Your Credit Score: What it means

Before they decide on the terms of your mortgage loan (which they base on their risk), lenders must find out two things about you: your ability to repay the loan, and if you are willing to pay it back. To assess your ability to pay back the loan, lenders look at your debt-to-income ratio. To assess how willing you are to repay, they use your credit score.

The most widely used credit scores are called FICO scores, which were developed by Fair Isaac & Company, Inc. Your FICO score ranges from 350 (high risk) to 850 (low risk). You can find out more about FICO here.

Credit scores only take into account the info contained in your credit profile. They don't consider income or personal characteristics. These scores were invented specifically for this reason. Credit scoring was invented as a way to consider solely what was relevant to a borrower's likelihood to pay back the lender.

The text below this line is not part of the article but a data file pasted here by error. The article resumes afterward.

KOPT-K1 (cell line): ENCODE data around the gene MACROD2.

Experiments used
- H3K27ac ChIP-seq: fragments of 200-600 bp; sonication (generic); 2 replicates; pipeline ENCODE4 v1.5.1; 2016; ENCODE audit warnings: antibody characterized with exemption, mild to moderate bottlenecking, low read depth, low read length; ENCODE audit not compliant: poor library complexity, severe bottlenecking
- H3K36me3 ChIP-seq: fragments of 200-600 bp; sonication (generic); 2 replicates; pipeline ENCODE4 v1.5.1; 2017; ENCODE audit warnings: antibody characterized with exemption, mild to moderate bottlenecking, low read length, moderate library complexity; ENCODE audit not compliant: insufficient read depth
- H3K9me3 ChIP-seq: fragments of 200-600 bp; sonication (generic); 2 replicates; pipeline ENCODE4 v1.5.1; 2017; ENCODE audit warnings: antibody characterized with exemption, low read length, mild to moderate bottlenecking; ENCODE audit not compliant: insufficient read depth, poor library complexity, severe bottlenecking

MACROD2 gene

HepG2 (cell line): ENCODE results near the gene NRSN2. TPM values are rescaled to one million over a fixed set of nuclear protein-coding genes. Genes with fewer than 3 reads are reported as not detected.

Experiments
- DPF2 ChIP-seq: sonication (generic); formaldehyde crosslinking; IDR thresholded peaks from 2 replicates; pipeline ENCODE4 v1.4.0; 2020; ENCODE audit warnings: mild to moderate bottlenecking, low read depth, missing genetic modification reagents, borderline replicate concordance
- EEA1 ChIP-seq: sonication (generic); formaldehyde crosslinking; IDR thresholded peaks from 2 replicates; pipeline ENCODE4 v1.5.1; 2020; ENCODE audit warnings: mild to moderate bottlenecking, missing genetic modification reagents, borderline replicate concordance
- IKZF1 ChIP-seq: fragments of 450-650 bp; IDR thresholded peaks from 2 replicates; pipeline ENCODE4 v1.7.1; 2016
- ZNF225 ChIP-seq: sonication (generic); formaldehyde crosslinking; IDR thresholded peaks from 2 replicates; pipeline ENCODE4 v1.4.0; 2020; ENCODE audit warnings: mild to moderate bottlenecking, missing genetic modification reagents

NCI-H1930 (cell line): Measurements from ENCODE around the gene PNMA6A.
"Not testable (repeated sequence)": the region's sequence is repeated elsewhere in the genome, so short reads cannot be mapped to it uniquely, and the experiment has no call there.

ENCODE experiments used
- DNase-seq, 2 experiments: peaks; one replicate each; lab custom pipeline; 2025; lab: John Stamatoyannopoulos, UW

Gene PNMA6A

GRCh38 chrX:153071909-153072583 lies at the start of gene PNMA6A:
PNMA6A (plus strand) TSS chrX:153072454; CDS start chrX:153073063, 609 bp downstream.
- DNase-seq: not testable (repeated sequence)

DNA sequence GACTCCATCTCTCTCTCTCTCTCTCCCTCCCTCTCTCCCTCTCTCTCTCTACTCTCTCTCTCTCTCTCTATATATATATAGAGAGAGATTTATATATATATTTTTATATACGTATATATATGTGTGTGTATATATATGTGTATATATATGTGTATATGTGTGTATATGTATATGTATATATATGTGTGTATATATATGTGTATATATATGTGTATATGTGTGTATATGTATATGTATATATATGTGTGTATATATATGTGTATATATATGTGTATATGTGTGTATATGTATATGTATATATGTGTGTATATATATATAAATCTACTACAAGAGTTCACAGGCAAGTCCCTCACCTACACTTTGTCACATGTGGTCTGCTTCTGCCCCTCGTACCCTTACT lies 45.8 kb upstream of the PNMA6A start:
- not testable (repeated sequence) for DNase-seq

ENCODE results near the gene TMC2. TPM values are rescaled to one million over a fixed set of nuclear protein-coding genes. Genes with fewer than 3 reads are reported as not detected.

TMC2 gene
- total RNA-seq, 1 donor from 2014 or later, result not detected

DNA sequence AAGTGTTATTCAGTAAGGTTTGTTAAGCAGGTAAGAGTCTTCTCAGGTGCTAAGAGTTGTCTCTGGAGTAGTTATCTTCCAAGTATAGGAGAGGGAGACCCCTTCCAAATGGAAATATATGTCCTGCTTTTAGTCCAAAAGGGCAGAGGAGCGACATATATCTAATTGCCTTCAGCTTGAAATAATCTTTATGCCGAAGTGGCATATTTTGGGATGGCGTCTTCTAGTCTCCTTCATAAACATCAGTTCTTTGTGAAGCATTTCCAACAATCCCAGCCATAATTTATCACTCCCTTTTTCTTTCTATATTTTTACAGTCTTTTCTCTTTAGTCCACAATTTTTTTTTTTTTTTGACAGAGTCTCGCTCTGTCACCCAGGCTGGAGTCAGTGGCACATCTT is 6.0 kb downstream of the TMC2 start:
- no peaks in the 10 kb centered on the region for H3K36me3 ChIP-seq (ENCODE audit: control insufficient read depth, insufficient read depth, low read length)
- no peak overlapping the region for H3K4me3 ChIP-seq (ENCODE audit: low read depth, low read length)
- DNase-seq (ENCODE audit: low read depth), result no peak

Your current debt load, past late payments, length of your credit history, and a few other factors are considered. Your score is based on both the good and the bad in your credit report. Late payments will lower your score, but establishing or reestablishing a good track record of making payments on time will improve your score.

For the agencies to calculate a credit score, borrowers must have an active credit account with a payment history of at least six months. This payment history ensures that there is sufficient information in your report to calculate an accurate score. If you don't meet the minimum criteria for getting a credit score, you might need to establish your credit history prior to applying for a mortgage loan.

The Mortgage Exchange Service LLC can answer your questions about credit reporting. Call us at 703.255-5810.

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